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2-factor authentication using YubiŽ-type keys

2-factor security yubi key

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#1 OFFLINE   Jeber

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Posted 23 February 2019 - 03:48 PM

One thing about computer technology; no matter how long you've been around, something new will always come along to make you feel like you don't understand a thing.

I'm all in favor of 2-factor authentication. I've long appreciated the weakness of passwords. But a recent incident involving a very popular password manager service, which I've used for over a decade and won't name because nothing that happened was their fault, I realized that there are serious shortcomings with depending on relying on 2-factor authentication that uses codes sent to you via text message or codes generated with a generator stored on your mobile device.

The only fool-proof method of 2-factor authentication available at the moment is to use a physical key, sold under brand names like Yubi® keys and easily available from Amazon or, now, Google. You still use a username and password on each site you want to make extra secure but you also need a physical key that, by USB, WiFi, Bluetooth or NFC, "unlocks" that site and allows access. Anyone else without your key but in possession of your username and password wouldn't be able to log in to the site.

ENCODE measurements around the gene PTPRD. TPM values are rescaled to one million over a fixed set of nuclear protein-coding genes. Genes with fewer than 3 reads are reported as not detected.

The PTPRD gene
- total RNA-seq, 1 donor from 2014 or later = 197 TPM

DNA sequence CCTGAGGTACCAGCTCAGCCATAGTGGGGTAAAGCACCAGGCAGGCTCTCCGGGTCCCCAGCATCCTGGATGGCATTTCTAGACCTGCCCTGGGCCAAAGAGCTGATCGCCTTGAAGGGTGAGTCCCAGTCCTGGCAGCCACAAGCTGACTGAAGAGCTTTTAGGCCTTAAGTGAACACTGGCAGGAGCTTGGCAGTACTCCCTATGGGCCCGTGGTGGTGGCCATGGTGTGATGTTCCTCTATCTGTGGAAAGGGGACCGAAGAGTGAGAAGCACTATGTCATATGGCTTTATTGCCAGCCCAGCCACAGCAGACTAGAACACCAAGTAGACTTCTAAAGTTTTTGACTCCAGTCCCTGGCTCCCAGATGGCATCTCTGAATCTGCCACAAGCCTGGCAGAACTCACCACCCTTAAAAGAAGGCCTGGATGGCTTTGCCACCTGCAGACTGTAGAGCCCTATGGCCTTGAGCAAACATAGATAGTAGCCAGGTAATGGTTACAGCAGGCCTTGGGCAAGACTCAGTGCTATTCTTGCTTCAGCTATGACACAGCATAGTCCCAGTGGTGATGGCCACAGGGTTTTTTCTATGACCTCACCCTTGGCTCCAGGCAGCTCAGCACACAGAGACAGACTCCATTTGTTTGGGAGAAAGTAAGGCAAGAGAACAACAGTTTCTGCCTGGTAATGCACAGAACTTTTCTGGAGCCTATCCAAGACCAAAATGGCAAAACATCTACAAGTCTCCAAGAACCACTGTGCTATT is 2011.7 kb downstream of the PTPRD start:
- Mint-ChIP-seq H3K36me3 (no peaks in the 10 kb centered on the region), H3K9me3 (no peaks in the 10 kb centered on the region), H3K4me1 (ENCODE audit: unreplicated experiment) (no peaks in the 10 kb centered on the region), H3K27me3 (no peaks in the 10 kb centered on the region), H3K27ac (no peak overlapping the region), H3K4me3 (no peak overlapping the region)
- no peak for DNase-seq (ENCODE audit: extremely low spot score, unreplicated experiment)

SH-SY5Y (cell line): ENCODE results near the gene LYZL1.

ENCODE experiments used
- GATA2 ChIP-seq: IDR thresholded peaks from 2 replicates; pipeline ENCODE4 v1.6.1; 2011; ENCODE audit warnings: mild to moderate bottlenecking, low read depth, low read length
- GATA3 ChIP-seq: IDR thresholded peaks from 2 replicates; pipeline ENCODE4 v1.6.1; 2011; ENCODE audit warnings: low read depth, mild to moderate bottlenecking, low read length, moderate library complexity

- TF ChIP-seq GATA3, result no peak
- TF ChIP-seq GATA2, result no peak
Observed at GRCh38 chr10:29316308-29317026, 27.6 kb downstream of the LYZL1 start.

Now that comprises just about everything I understand about these keys. Despite owning a set of USB and WiFi keys, I know little about actually using them. If just owning them made me more secure, I'd be all set. Unfortunately...

My primary question is; Are these keys used the same way a password manager is? In other words, can my credentials from multiple sites be stored on them? Every explanation I've seen in print or video relates to using them to secure a single, usually Google, account. But can I use a single key to access any site that lets me use one for 2-factor authentication? Another way to ask the same question, is the key assigned to me as an individual or is it assigned to the site I first use it on? If I register it as a device to allow me access to my bank does it erase the credentials that allow me to access my Gmail, or will it authenticate me on any site where I've registered it as me? I can't imagine the developers expect us to carry a key for each service we want to use one for, but there are a lot of things I can't imagine that turn out to be the case.